Abu Omar al-Baghdadi

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Abu Omar al-Qurashi al-Baghdadi
أَبُو عُمَرَ ٱلْقُرَشِيُّ ٱلْبَغْدَادِيُّ
Abu Omar al-Baghdadi.jpg
Mugshot of a man believed to be Abu Omar al-Baghdadi
1st Emir of the Islamic State of Iraq
In office
15 October 2006 – 18 April 2010
Succeeded byAbu Bakr al-Baghdadi
Emir of Jaish al-Ta'ifa al-Mansurah[1]
In office
2004 – October, 2006
Preceded byPosition established
Succeeded byPosition Dissolved
Personal details
Hamid Dawud Mohamed Khalil al-Zawi
حَمِيدُ دَاوُدَ مُحَمَّدُ خَلِيلِ ٱلزَّاوِيِّ

Al-Zawiyah, Al-Anbar Governorate, Iraq
Died18 April 2010(2010-04-18) (aged 50–51)
Tikrit, Saladin Governorate, Iraq
Cause of deathAirstrike
ReligionSunni Islam
Military career
Allegiance Baathist Iraq (until late 1980s or early 1990s)

Jama'at al-Tawhid wal-Jihad (2003–2004)
Al-Qaeda (2004–2010)

Service/branchIraqi Police (–late 1980s/early 1990s)
ISI (2006–2010)
RankPolice officer (–late 1980s/early 1990s)
Emir of the Islamic State of Iraq

Hamid Dawud Mohamed Khalil al-Zawi (Arabic: حَمِيدُ دَاوُدَ مُحَمَّدُ خَلِيلِ ٱلزَّاوِيِّ, romanizedḤamīd Dāwud Muḥammad Ḵalīl az-Zāwī; 1959 – 18 April 2010), known as Abu Hamza al-Baghdadi and Abu Omar al-Qurashi al-Baghdadi[2][3] (/ˈɑːb ˈmɑːr ɑːl bɑːɡˈdɑːdi/ (listen) AH-boo OH-mar ahl bahg-DAHD-ee), was the leader of the militant groups Mujahideen Shura Council,[3][4][5] and its successor, the Islamic State of Iraq, which fought against US forces and their Iraqi allies in the Iraq War.


Abu Omar was born Hamid Dawud Muhammad Khalil al-Zawi in 1959 in the village of Al-Zawiyah, close to Haditha in Al-Anbar Governorate. He descended from the Qurayshi Al-Arajiyah. He graduated from the Police Academy in Baghdad and served as a police officer in Haditha. In 1993, he was dismissed from the police for Salafist ideology. After leaving the police, he worked at an electronics repair shop and served as the imam of the al-Asaf mosque.[6][7][8]

Following the 2003 invasion of Iraq by the United States, he formed his own small insurgent group and took part in the Iraqi insurgency.[6]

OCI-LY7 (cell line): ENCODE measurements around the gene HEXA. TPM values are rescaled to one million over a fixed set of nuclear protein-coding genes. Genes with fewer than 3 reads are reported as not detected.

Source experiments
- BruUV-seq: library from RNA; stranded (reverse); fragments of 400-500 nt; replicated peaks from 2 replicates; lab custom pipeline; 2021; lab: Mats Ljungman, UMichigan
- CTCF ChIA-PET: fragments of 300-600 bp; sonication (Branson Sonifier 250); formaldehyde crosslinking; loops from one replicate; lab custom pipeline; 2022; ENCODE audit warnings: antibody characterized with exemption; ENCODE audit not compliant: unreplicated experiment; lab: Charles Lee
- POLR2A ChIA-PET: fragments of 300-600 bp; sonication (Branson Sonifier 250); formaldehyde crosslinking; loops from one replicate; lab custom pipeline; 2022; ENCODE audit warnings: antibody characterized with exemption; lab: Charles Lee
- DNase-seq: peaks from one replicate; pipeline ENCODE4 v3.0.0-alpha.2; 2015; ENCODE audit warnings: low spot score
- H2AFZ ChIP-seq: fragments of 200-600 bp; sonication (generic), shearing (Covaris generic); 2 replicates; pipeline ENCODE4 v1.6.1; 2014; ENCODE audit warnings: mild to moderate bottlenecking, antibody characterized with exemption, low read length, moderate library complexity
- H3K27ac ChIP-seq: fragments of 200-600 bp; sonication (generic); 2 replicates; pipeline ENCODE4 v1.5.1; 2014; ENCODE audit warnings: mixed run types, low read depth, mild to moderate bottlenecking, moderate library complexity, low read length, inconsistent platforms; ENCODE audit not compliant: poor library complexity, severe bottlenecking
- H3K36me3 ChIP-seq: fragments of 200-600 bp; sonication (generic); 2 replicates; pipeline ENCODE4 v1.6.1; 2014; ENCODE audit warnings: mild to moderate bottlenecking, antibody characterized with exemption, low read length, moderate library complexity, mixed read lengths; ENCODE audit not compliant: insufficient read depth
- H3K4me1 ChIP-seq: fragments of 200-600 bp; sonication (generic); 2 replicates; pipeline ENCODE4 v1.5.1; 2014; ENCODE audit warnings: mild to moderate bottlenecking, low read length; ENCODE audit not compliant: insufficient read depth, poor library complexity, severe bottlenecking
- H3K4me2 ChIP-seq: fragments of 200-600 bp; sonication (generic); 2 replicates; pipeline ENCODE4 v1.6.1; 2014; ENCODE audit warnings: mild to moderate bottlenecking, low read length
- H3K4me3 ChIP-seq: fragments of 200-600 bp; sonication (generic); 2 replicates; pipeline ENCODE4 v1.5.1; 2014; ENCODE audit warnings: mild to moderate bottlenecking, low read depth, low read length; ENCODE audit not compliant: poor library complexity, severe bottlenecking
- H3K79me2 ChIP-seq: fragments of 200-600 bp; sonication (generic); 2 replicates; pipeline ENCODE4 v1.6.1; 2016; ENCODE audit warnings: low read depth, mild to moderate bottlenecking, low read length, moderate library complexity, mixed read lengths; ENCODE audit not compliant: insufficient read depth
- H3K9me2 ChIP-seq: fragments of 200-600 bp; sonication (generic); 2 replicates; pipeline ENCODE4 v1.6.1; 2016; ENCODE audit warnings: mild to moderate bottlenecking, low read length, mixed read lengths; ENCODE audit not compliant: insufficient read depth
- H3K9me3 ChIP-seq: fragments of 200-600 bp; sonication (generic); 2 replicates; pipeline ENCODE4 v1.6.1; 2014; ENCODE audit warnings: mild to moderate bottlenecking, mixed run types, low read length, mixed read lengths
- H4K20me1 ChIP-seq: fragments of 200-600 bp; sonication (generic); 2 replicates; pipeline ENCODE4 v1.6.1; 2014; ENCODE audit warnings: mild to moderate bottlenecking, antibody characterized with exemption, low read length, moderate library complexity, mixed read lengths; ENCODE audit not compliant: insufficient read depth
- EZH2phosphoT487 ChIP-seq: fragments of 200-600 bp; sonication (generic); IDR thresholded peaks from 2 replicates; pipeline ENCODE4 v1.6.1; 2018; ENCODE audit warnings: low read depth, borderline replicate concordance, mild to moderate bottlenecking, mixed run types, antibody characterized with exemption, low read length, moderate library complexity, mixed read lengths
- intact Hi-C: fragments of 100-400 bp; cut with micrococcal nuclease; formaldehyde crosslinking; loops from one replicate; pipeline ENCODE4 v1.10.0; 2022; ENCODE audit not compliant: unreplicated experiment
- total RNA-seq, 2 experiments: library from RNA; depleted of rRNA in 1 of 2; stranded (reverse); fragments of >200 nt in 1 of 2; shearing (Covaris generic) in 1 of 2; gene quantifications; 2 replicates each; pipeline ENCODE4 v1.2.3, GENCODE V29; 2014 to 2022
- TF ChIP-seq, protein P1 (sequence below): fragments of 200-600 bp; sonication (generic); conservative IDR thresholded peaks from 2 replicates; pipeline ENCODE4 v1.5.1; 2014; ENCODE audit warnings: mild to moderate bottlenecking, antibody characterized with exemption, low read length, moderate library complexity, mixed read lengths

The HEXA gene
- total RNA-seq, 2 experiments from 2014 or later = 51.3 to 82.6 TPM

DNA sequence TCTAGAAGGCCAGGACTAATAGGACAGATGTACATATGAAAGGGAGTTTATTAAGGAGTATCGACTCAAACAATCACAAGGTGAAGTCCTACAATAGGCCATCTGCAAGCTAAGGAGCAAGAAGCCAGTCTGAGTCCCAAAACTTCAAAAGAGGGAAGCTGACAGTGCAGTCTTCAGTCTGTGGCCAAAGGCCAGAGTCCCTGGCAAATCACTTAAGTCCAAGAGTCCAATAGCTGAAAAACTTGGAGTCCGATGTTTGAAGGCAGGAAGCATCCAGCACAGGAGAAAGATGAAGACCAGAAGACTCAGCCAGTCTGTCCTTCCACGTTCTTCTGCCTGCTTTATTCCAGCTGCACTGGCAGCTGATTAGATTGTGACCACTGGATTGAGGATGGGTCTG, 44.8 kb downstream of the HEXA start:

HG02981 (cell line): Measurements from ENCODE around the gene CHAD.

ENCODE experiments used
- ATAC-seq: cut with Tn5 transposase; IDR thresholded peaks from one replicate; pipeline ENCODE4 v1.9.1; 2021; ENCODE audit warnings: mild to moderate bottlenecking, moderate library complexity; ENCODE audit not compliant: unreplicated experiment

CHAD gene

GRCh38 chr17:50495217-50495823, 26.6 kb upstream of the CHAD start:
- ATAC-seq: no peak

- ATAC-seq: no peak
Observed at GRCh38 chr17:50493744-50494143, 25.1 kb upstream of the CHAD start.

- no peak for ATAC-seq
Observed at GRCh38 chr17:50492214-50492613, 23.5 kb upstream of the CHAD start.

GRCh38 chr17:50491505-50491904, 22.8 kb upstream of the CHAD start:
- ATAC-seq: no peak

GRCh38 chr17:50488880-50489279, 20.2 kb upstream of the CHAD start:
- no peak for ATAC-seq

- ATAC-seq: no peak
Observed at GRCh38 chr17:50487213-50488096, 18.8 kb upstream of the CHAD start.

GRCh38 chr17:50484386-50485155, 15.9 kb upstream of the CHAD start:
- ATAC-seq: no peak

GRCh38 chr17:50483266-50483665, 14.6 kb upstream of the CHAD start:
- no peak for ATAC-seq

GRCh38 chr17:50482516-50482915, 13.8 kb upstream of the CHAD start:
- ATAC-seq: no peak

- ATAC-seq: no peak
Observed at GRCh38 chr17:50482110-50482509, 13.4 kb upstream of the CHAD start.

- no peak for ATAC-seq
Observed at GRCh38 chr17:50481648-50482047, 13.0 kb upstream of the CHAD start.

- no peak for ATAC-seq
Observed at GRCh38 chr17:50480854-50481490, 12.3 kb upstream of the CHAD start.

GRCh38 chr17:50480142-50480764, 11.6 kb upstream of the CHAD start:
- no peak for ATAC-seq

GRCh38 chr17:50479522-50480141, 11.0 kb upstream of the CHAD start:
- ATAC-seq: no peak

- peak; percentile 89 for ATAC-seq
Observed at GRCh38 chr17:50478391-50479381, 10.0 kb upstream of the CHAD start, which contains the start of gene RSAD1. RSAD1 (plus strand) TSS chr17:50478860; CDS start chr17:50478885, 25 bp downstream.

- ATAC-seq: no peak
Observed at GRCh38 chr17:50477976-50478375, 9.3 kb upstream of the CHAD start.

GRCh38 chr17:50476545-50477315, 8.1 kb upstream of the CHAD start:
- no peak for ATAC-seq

At some point, he was arrested after US forces searched his house on suspicion he was harboring foreign Arab fighters. He was transported to Al Asad Airbase and his computer was searched.

He decided to start working along Jama'at al-Tawhid wal-Jihad after meeting Abu Muhammad al-Lubnani and Abu Anas al-Shami. At this stage Abu Omar went by the kunya 'Abu Mahmud'.

One famous incident regarding Abu Omar is when he was traveling from Haditha to Baghdad by car with his family. Ahead of him was a militant escort vehicle that was exploring the road to check if there were American checkpoints. After the escort vehicle had pulled away, there was a checkpoint that stood in the road and forced him to enter the city of Hit for inspection. He was asked by one of the guards to show his identification card and he presented his Al-Arajiah notables identification card. The soldier was surprised and thought that Abu Omar was a Shiite. He said to him, "Sayyid how could you come to such a place, as these areas are filled with terrorists, and if they know about you, they will kill you." He told him there was news from Haditha stating there was a major terrorist who had left Haditha accompanied by his family, and that he was heading east, and they must search all the vehicles. He did not search the Abu Omar's vehicle and told the Americans there was no need to search him. Abu Omar was allowed to leave the checkpoint.